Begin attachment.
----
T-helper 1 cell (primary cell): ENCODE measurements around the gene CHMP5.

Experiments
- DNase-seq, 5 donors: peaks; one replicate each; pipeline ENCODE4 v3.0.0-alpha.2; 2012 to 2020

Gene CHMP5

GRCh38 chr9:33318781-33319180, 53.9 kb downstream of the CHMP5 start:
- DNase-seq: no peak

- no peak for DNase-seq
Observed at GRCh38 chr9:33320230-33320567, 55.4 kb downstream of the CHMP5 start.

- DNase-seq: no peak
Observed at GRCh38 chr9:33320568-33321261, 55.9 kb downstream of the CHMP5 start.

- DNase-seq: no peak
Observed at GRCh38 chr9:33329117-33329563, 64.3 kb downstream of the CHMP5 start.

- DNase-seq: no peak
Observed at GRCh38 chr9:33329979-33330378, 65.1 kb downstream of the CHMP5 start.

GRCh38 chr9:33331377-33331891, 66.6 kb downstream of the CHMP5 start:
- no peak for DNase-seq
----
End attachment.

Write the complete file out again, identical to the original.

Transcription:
T-helper 1 cell (primary cell): ENCODE measurements around the gene CHMP5.

Experiments
- DNase-seq, 5 donors: peaks; one replicate each; pipeline ENCODE4 v3.0.0-alpha.2; 2012 to 2020

Gene CHMP5

GRCh38 chr9:33318781-33319180, 53.9 kb downstream of the CHMP5 start:
- DNase-seq: no peak

- no peak for DNase-seq
Observed at GRCh38 chr9:33320230-33320567, 55.4 kb downstream of the CHMP5 start.

- DNase-seq: no peak
Observed at GRCh38 chr9:33320568-33321261, 55.9 kb downstream of the CHMP5 start.

- DNase-seq: no peak
Observed at GRCh38 chr9:33329117-33329563, 64.3 kb downstream of the CHMP5 start.

- DNase-seq: no peak
Observed at GRCh38 chr9:33329979-33330378, 65.1 kb downstream of the CHMP5 start.

GRCh38 chr9:33331377-33331891, 66.6 kb downstream of the CHMP5 start:
- no peak for DNase-seq